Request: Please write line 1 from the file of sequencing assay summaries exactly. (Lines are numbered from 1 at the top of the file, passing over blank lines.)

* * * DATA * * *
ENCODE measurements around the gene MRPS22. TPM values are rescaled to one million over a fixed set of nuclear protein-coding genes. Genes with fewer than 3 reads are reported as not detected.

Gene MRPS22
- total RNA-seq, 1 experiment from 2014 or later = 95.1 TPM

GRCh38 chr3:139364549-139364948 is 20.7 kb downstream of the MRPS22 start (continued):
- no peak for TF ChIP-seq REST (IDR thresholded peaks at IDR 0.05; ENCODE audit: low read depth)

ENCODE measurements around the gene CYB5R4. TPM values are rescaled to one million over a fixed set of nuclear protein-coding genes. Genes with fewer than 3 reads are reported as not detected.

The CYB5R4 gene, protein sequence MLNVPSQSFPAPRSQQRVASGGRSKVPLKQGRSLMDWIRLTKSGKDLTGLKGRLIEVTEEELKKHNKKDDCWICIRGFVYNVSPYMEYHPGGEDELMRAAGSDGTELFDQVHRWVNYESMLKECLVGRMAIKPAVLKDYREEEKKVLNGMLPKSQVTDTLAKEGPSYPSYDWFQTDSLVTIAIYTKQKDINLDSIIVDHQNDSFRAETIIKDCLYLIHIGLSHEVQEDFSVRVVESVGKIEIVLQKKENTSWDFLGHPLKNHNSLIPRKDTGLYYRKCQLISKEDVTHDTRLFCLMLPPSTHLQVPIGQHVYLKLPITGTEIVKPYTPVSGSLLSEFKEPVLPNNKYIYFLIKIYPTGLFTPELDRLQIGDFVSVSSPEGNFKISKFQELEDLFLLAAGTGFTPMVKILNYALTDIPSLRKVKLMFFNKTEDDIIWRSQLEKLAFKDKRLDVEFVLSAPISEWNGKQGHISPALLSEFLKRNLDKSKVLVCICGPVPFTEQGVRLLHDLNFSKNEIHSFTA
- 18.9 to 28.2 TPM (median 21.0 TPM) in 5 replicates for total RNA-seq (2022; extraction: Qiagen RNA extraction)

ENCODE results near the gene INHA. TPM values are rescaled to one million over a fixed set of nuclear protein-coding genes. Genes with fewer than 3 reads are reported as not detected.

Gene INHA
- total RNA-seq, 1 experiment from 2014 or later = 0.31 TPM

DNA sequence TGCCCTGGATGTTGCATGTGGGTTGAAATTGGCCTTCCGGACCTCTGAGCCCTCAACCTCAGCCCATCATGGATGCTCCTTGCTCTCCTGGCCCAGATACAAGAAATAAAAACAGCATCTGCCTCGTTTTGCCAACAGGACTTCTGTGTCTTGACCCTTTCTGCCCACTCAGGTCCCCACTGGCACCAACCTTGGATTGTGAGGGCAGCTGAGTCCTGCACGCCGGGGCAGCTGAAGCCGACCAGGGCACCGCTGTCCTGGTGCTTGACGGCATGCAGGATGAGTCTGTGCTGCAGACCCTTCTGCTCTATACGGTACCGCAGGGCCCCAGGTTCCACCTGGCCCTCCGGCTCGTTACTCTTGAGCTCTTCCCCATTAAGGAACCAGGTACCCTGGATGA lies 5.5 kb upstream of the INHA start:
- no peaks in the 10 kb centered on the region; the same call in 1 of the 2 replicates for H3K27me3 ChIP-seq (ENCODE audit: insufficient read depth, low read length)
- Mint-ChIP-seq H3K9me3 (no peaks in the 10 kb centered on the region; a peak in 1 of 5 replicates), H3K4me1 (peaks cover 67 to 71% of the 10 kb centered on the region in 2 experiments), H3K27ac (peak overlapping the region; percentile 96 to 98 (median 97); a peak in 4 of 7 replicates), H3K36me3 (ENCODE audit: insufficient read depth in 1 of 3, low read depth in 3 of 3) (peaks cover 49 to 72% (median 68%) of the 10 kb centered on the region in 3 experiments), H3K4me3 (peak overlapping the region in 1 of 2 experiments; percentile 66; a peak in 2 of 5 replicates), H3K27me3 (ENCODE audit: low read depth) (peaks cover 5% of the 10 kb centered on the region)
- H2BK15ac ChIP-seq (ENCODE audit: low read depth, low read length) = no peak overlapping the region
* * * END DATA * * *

ENCODE measurements around the gene MRPS22. TPM values are rescaled to one million over a fixed set of nuclear protein-coding genes. Genes with fewer than 3 reads are reported as not detected.